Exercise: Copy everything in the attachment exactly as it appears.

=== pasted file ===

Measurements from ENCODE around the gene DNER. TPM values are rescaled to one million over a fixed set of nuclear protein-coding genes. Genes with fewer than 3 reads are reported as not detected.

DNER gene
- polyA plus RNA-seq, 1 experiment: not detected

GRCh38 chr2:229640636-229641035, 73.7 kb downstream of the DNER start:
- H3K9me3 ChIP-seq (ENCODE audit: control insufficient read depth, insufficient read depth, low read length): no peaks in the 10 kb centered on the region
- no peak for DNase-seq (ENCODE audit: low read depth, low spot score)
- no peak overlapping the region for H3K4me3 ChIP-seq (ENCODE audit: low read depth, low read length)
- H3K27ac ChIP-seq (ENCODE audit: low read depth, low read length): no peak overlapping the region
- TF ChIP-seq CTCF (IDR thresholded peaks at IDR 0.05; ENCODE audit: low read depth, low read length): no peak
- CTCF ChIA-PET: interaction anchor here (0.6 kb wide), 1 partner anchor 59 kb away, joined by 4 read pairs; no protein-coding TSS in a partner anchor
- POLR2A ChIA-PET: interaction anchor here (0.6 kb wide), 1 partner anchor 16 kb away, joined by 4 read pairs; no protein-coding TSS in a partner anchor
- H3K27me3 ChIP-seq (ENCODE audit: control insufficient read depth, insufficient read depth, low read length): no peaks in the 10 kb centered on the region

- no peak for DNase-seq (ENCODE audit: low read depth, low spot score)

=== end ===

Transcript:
Measurements from ENCODE around the gene DNER. TPM values are rescaled to one million over a fixed set of nuclear protein-coding genes. Genes with fewer than 3 reads are reported as not detected.

DNER gene
- polyA plus RNA-seq, 1 experiment: not detected

GRCh38 chr2:229640636-229641035, 73.7 kb downstream of the DNER start:
- H3K9me3 ChIP-seq (ENCODE audit: control insufficient read depth, insufficient read depth, low read length): no peaks in the 10 kb centered on the region
- no peak for DNase-seq (ENCODE audit: low read depth, low spot score)
- no peak overlapping the region for H3K4me3 ChIP-seq (ENCODE audit: low read depth, low read length)
- H3K27ac ChIP-seq (ENCODE audit: low read depth, low read length): no peak overlapping the region
- TF ChIP-seq CTCF (IDR thresholded peaks at IDR 0.05; ENCODE audit: low read depth, low read length): no peak
- CTCF ChIA-PET: interaction anchor here (0.6 kb wide), 1 partner anchor 59 kb away, joined by 4 read pairs; no protein-coding TSS in a partner anchor
- POLR2A ChIA-PET: interaction anchor here (0.6 kb wide), 1 partner anchor 16 kb away, joined by 4 read pairs; no protein-coding TSS in a partner anchor
- H3K27me3 ChIP-seq (ENCODE audit: control insufficient read depth, insufficient read depth, low read length): no peaks in the 10 kb centered on the region

- no peak for DNase-seq (ENCODE audit: low read depth, low spot score)